The Harveyville United Methodist Church, which has been at the same site since 1885, was little more than a mound of debris and rubble Wednesday morning. Its organ, heaved by the storm, lay in a shattered heap across the street.

Pastor Dennis Irwin described his church as vibrant and said it has 111 members.

“We’ll rebuild,” he said. “It’s too much part of the community not to rebuild.”

Irwin said the church basement acts a community storm shelter, but no one had time to get there. The basement had only a few broken light fixtures. He said the church added stained glass windows — now gone — to its worship space about 10 years ago.

“It was a beautiful white country church,” he said. “The church is gone, but the congregation’s not.”

Grant Hill, 42, said the storm blew out a couple windows and damaged his porch. He said his family huddled in a back bedroom because the tornado came too quickly for them to take shelter in their basement, which is only accessible from the outside.

“You basically heard a continuous low rumble of thunder, then all of a sudden stuff started shaking and windows breaking and it felt like the house was going to explode,” he said.

Comments

Abdu Omar 2 years, 1 month ago

I used to live in Harveyville when I was in grad school. It was a great place to live and the people were really good to us and are still friends. I am sorry for their loss and hope that things get back to normal as fast as they can. You are a great bunch of people and I hope the best for this great town.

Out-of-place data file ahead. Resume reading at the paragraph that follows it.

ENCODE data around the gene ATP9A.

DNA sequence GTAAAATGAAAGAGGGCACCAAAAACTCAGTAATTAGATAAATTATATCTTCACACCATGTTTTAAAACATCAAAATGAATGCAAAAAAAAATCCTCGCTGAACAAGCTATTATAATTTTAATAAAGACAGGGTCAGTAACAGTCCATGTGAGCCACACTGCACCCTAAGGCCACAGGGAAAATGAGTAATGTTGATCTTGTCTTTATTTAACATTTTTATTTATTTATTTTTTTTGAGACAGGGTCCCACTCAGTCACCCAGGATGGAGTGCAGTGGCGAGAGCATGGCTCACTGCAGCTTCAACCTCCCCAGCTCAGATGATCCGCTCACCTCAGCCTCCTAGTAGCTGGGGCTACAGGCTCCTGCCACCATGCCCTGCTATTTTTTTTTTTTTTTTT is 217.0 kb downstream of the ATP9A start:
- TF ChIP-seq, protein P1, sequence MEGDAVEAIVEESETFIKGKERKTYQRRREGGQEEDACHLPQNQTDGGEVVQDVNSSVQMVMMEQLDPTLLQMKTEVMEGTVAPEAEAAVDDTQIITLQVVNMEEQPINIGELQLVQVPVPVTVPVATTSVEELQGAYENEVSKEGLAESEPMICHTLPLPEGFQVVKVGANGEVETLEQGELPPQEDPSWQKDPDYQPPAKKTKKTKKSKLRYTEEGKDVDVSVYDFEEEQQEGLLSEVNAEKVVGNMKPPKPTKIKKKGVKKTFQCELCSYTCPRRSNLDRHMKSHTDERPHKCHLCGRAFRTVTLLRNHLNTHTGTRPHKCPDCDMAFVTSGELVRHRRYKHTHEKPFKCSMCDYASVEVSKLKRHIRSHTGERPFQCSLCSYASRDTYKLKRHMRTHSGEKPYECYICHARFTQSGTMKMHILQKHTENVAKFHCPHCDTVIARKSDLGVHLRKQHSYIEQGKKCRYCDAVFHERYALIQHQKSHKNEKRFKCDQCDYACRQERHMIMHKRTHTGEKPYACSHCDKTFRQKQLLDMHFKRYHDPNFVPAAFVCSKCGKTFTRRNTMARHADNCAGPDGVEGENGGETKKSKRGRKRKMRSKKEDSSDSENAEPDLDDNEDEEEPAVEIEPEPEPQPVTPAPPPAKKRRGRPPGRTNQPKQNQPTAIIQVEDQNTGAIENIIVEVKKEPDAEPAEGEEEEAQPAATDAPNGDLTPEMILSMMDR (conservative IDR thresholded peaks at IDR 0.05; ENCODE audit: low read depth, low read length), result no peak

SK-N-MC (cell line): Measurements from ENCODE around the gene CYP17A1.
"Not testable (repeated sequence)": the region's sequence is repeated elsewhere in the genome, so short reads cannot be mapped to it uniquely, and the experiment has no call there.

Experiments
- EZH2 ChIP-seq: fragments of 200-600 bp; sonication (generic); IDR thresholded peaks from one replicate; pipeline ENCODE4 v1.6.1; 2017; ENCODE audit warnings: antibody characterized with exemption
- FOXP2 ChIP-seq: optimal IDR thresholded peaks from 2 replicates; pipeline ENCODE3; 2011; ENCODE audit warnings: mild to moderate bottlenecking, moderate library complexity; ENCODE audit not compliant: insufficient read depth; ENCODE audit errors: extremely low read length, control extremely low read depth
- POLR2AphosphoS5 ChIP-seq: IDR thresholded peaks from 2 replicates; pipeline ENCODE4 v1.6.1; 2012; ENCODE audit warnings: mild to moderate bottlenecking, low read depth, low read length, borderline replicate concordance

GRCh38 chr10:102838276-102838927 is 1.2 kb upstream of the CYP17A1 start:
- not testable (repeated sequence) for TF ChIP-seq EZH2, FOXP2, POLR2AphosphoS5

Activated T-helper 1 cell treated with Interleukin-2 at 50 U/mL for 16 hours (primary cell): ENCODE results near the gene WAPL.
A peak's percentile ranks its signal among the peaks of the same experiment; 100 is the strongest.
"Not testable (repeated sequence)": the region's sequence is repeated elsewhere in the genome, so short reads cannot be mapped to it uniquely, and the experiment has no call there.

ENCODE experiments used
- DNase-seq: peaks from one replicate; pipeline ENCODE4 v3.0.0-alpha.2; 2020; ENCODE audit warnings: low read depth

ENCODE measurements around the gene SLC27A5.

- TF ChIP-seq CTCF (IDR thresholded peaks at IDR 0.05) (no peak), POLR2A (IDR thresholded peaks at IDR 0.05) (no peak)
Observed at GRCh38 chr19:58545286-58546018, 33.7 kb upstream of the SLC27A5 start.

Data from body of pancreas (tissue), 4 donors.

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mustrun80 2 years, 1 month ago

I drove by Harveyville one time when I was on an expedition in the Flint Hills looking for the elusive midwest prairie liberal. I hadn't seen one for quite some time since leaving lawrence and was beginning to wonder if this was some sort of mythical creature. Then appearing on the horizon I saw a group of hippies engaged in what seemed to be some sort of religious ritual involving candles, a guitar, and a donkey. They said the donkey was their symbol of righteousness, and affiliation with the democrat party. So I guess the midwest prairie liberal does exist. I wanted to take some pictures but they said pictures would capture their soul and that too many fossil fuels were used to manufacture the camera. Hope you all enjoyed my pointless story about Harveyville.

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Mike Ford 2 years, 1 month ago

My wife and I stopped at the Harveyville grocery store on photo trips to the flint hills for snacks and batteries last year. I purchased a wabaunsee county history photo book from Barnes and Noble in Topeka and it showed the old rail lines and old downtowns. We had the tornado sirens here and it was probably the same cell. We were lucky I guess.

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irvan moore 2 years, 1 month ago

when i was a kid the older girl down the street had a boyfriend from Harveyville and he bought a brand new 1962 Ford with a 406 motor and a 4 speed, she was ok, she got him to take me for a ride. they later married and lived near Harveyville, i hope they are ok.

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mustrun80 2 years, 1 month ago

Well we have the internal combustion engine to thank for this.

Hope you're happy Bush.